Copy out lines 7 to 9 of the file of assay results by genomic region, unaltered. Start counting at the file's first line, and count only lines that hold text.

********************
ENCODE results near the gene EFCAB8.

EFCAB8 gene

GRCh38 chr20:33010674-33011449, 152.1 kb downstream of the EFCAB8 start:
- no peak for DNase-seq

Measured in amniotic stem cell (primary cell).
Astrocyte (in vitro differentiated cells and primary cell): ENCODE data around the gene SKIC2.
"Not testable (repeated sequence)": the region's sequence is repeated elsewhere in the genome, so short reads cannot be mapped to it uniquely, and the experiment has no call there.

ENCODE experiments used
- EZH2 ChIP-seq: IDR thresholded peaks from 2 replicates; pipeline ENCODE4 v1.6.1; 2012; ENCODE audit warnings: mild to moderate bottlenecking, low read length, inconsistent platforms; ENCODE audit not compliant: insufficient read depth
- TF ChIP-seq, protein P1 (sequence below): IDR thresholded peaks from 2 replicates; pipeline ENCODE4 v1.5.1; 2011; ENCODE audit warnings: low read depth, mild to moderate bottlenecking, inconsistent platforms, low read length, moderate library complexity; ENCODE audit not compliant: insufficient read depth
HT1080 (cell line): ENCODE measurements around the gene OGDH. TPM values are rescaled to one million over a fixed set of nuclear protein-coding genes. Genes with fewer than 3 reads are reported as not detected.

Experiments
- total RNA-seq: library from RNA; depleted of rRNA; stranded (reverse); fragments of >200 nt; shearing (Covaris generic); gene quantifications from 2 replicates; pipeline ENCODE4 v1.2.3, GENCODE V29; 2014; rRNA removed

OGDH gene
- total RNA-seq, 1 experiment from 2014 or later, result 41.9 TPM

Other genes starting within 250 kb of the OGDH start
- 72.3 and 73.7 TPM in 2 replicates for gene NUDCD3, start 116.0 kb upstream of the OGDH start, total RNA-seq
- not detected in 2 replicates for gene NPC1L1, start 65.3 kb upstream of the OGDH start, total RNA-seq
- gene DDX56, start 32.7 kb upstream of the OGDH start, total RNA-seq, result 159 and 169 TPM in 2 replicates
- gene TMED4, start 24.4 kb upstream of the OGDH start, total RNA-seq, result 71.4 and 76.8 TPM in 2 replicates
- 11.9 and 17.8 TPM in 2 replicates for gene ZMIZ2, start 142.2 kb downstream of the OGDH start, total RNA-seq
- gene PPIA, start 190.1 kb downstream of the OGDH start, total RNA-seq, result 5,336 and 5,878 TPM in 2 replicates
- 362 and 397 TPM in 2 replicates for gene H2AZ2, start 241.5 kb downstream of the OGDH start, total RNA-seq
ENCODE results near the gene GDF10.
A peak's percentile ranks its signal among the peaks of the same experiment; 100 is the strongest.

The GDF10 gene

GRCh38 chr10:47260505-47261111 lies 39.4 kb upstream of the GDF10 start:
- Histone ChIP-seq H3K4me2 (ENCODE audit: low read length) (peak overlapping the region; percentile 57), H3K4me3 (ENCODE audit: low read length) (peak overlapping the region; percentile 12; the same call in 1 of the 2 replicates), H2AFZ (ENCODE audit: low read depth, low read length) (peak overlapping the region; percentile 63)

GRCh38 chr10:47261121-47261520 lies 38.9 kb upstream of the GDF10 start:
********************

"Not testable (repeated sequence)": the region's sequence is repeated elsewhere in the genome, so short reads cannot be mapped to it uniquely, and the experiment has no call there.

ENCODE experiments used
- EZH2 ChIP-seq: IDR thresholded peaks from 2 replicates; pipeline ENCODE4 v1.6.1; 2012; ENCODE audit warnings: mild to moderate bottlenecking, low read length, inconsistent platforms; ENCODE audit not compliant: insufficient read depth